When I bought my current home, I had it inspected. It had all the usual issues. I did the inspection type that is very common in this hot seller’s market: I could inspect it but wouldn’t ask for repairs. I would take it or leave it. I of course chose to take it because to be honest, I loved the property so much that there wasn’t anything that was going to deter me from living there. I had all the usual items. Being a landlord, realtor and middle aged man who has owned lots of homes, there was nothing that scared me nor surprised me. It was just a “To-do” list that I prioritized and am getting it all sorted as I find time. Which brings me to something else I tell my buyers. If you will encounter pretty much the same items on any house, why not just stick with the sale of the one you fell in love with after looking at all the other houses you had to pick from? This is especially true in today’s market where you have so few choices and odds are you will pay even more for the next house as prices go up while you wait for it to come on the market.

How I have benefited from having the smartest Dad in the whole world.

It’s been a good week.

It all started when I had two buyers make offers on houses and they both got them. Both went over the list price of course as that is becoming far more common.

One of them was a house that had come back on the market after a sale fell apart. I called the listing realtor and asked why it fell apart. She told me that before the seller put the house on the market, he had a specific home inspector look over the house and repaired everything the inspector found. Well, the first buyer used a different home inspector and decided they didn’t want the house. The listing agent thought the buyer just cold feet and used the inspection as a way of getting out of the deal. That happens unfortunately.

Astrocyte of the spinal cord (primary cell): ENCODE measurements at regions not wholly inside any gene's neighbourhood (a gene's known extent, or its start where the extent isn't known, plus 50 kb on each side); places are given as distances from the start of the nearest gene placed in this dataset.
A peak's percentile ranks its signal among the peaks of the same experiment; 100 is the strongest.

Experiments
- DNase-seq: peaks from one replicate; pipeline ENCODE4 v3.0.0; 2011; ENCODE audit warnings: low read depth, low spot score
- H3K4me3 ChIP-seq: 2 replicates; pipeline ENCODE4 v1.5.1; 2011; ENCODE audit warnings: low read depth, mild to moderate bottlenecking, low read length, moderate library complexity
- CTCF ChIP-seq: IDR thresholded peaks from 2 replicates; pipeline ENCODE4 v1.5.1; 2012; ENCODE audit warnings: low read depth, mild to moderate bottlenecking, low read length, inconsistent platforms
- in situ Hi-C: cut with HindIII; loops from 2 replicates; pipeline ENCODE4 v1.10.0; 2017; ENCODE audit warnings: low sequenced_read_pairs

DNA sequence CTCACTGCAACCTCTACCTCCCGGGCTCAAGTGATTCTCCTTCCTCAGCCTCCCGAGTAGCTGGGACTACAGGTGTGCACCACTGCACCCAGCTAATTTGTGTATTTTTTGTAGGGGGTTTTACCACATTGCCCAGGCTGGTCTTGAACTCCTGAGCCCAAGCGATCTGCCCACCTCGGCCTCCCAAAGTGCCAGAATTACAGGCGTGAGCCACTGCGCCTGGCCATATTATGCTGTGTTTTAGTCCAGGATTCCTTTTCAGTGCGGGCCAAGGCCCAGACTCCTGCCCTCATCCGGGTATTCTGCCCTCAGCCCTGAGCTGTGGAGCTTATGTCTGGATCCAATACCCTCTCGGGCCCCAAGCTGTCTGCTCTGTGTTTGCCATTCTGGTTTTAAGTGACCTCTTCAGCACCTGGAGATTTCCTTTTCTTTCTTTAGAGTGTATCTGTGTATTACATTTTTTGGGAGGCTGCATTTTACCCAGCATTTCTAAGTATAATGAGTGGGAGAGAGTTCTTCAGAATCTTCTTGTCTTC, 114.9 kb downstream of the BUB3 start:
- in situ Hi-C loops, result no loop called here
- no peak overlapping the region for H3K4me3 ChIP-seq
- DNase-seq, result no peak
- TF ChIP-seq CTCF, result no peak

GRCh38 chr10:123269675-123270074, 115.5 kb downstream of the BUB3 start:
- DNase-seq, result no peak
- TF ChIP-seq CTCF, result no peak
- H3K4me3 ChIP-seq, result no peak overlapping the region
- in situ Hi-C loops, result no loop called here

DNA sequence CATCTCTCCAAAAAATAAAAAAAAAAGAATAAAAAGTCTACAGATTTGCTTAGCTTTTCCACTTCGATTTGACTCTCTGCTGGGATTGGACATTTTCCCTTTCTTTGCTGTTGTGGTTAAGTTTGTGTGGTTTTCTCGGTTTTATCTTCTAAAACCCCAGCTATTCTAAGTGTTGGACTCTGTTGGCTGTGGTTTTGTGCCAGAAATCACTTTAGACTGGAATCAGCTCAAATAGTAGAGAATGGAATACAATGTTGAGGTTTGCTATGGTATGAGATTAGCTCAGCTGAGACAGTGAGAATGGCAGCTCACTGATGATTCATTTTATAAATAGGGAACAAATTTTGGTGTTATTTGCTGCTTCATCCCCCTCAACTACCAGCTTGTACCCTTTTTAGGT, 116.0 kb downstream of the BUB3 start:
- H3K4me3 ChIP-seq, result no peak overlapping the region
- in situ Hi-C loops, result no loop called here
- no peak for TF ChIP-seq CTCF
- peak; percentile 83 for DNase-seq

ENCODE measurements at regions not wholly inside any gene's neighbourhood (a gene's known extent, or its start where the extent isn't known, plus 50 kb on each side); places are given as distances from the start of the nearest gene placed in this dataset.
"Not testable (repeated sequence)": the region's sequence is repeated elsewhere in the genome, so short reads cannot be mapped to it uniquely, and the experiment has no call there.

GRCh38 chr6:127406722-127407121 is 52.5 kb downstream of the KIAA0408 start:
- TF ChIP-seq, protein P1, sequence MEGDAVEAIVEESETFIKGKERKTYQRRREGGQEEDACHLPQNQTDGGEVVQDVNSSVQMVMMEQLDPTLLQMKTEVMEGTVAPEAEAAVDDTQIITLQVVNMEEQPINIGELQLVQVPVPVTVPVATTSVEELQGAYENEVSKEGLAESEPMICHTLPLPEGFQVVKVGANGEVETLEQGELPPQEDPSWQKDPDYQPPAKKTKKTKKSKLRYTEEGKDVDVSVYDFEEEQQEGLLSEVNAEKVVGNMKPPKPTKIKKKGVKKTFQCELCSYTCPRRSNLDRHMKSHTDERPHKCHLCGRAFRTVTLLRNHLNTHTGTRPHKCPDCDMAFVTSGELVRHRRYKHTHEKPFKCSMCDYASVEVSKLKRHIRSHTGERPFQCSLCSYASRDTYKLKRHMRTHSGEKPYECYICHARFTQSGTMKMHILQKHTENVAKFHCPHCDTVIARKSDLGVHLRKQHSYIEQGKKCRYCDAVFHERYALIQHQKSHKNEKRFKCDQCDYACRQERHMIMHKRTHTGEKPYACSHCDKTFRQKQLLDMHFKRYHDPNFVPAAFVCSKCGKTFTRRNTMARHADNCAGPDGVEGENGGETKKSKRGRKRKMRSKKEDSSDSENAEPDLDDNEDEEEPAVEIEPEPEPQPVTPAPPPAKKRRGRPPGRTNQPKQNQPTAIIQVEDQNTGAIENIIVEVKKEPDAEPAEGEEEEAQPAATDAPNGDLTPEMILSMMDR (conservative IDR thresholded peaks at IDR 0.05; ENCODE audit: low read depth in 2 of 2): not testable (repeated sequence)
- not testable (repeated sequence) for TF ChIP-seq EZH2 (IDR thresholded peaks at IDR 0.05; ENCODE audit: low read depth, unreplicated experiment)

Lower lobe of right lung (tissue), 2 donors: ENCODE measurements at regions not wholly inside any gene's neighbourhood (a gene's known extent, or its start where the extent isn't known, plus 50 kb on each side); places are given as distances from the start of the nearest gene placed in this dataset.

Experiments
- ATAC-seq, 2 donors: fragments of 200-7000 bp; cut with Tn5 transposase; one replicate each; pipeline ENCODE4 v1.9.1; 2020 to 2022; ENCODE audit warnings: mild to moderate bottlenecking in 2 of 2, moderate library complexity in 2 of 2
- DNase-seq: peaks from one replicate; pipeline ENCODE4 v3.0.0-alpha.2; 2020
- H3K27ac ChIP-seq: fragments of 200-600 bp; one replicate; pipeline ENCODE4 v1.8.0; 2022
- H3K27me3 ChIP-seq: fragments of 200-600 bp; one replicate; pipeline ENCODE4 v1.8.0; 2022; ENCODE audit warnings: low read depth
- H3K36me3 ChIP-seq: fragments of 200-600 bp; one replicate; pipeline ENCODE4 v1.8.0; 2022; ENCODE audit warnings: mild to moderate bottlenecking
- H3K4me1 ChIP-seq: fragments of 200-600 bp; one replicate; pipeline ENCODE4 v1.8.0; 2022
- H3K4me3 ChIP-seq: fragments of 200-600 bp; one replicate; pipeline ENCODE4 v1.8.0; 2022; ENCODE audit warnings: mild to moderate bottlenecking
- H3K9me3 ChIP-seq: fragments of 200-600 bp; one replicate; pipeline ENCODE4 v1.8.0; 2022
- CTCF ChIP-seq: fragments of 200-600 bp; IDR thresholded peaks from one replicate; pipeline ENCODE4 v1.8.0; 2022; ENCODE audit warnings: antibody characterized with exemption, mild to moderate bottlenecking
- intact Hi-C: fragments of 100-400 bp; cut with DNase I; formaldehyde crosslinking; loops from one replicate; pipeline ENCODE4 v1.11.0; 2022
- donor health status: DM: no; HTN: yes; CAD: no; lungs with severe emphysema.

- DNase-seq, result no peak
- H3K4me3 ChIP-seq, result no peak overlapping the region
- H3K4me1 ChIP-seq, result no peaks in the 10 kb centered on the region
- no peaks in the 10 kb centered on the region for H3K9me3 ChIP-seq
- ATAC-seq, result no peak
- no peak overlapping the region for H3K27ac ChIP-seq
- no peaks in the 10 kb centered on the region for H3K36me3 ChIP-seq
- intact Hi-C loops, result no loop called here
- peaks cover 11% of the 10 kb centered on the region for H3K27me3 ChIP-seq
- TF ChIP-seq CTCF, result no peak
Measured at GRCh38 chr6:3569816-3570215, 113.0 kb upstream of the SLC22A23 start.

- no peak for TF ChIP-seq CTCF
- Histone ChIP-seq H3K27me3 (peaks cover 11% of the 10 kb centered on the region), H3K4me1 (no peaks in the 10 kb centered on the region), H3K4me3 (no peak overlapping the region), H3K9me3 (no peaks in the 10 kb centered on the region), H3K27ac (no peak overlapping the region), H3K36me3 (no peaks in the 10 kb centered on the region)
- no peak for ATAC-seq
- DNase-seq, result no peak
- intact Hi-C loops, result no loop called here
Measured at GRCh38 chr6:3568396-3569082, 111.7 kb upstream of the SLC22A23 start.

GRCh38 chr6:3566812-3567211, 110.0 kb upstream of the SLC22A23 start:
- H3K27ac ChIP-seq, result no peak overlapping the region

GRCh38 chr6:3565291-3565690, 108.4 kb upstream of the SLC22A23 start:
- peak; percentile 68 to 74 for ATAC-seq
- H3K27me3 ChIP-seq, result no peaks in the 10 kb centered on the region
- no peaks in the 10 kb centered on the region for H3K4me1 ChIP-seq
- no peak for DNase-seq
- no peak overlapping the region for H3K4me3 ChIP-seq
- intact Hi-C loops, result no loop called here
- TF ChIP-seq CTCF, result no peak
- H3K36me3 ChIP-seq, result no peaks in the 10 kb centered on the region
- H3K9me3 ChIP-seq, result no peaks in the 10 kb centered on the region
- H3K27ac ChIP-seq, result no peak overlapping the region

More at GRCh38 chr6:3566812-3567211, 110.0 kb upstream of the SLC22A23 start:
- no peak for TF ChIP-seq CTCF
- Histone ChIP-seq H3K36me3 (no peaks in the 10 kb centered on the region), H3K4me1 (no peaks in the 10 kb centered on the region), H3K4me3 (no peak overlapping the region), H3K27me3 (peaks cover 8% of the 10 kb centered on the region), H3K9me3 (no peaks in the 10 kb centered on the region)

I know nobody likes it when a house comes back on the market. The house often doesn’t have the same momentum the second time. I also know that sellers start getting nervous about selling their house even in this crazy hot market. It turns out that my buyer had told me who she was planning on using for the inspection and it was the same inspection company the seller had used. I saw this as an advantage. I knew it would be a huge deal to the seller and listing realtor if they knew we were planning on using the same company since there would be no surprises.

So, instead of writing an offer with an escalation clause, I called up the listing realtor and pretty much said “Hey, how about we give you so much above the last contract you had on the house AND we agree to use the same home inspection company your seller used before they listed it? Would that keep you from waiting to get more offers and just sell it to us right now?” Fortunately it was and my buyer got the house. She later told me she was prepared to go to a certain number if needed and that I saved her a lot of money. Close to $18k to be exact. Had it gone into multiple offers, odds are she would have paid much more than she did. I just knew what to do to make the seller accept our offer. My dad always said “Think like the other person’s perspective.” I knew the seller was anxious about the home inspection after the sale fell apart and having the same company he used do our inspection would make him feel like the house was really going to sell this time……thanks Dad and Happy Father’s Day!